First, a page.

Reviewby Rebecca Silverman,
Raqiya: The New Book of Revelation
GN 1 & 2
Seven years ago, Luna's family was driving from Area 51 to Las Vegas when they encountered a strange old man with wings tattooed on his arms. Her father stopped to help him and called an ambulance...only to need it himself moments later when an out-of-control semi crushed the family car, leaving only Luna alive. Bereft and confused, Luna crept into the morgue to see the bodies of her parents and brother, and there she met Abraxas, a supernatural being who promised to restore Luna's family for seven years in exchange for something, because Luna, she said, is the Daughter of Norea. Now seven years later the time has come to pay the price, and Luna finds herself orphaned again. She is sent to Japan to live with her uncle's family, but the wheels of a malicious Christian cult are turning, and they aim to take Luna and make her their goddess...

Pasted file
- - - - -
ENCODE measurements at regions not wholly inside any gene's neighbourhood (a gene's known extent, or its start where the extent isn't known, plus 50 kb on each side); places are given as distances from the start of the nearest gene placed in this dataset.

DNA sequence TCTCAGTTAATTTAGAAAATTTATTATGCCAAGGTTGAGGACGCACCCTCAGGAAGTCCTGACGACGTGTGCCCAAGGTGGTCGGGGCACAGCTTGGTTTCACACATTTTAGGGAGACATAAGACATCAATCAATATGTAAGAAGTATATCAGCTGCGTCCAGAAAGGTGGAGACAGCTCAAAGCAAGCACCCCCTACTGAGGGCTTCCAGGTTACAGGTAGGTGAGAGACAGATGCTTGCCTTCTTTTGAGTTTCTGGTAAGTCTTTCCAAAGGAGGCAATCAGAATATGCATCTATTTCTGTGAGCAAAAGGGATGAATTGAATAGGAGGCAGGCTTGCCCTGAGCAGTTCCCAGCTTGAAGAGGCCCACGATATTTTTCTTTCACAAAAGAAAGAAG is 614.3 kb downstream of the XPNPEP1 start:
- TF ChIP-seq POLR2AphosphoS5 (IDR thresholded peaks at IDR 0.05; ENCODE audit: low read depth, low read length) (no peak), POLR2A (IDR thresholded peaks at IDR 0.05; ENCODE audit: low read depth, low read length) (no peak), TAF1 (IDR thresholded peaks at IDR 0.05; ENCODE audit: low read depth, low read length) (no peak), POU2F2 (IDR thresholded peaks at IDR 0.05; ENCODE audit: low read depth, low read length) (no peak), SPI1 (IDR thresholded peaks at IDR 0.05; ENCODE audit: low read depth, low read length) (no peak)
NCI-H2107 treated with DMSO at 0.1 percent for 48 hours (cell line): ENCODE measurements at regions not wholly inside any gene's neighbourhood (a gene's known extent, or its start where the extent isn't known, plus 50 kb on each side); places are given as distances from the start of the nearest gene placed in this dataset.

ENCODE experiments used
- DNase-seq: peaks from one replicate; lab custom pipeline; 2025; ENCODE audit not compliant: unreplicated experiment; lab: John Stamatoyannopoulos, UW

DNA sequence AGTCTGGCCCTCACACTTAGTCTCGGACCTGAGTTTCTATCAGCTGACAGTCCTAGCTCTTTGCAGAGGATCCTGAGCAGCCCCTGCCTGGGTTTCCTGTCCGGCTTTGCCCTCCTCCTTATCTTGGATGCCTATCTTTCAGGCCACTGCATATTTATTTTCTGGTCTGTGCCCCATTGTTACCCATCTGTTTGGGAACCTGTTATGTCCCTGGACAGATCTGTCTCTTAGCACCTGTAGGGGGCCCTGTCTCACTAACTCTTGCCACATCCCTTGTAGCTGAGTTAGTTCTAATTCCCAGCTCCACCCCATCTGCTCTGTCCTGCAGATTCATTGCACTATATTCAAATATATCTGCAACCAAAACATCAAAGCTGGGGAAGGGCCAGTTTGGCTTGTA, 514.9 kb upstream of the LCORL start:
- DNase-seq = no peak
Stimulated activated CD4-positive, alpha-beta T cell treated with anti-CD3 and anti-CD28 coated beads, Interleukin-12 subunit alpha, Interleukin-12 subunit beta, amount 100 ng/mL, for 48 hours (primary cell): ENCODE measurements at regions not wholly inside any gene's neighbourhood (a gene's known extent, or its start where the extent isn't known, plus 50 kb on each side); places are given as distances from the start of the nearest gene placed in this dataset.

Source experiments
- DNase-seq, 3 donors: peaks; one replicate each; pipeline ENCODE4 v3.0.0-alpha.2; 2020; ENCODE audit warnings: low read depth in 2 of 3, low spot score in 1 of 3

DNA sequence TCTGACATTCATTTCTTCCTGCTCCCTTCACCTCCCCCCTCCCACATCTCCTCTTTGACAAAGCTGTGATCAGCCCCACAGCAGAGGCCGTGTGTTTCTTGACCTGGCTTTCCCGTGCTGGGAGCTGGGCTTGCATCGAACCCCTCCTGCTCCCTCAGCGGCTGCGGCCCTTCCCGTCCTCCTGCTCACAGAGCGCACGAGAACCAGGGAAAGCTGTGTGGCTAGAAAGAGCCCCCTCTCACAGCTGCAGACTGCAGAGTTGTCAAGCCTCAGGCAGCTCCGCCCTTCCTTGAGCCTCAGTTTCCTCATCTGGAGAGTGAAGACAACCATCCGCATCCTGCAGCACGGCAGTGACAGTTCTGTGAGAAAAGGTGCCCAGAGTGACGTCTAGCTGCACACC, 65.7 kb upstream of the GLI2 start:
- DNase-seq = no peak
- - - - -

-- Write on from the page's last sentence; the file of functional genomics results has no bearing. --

Raqiya: The New Book of Revelation, titled after the Hebrew word for “firmament,” is one of those series that simultaneously sounds semi-plausible while still causing you to emit short bursts of laughter at some of its plot points. Based on a somewhat bizarre understanding of Christianity and Gnosticism, it tells the story of teenage Luna Hazuki, a girl who has lived more than her fair share of tragedy and yet is able to glide through life with a beatific expression on her perfect face. She is coveted by any number of men, some because they physically desire her, others out of an overwhelming urge to protect her, and still more because they believe that she is the child of Norea – a daughter of Eve and sometimes wife of Noah – and will help them to see/become/find the True God. She, it must be said, is much less confused by all of this than the reader, which is saying something since we have much more information. The first two volumes of Masao Yajima and Boichi's collaboration is largely taken up by people discussing their insatiable need for Luna, while she herself plays a much more passive role.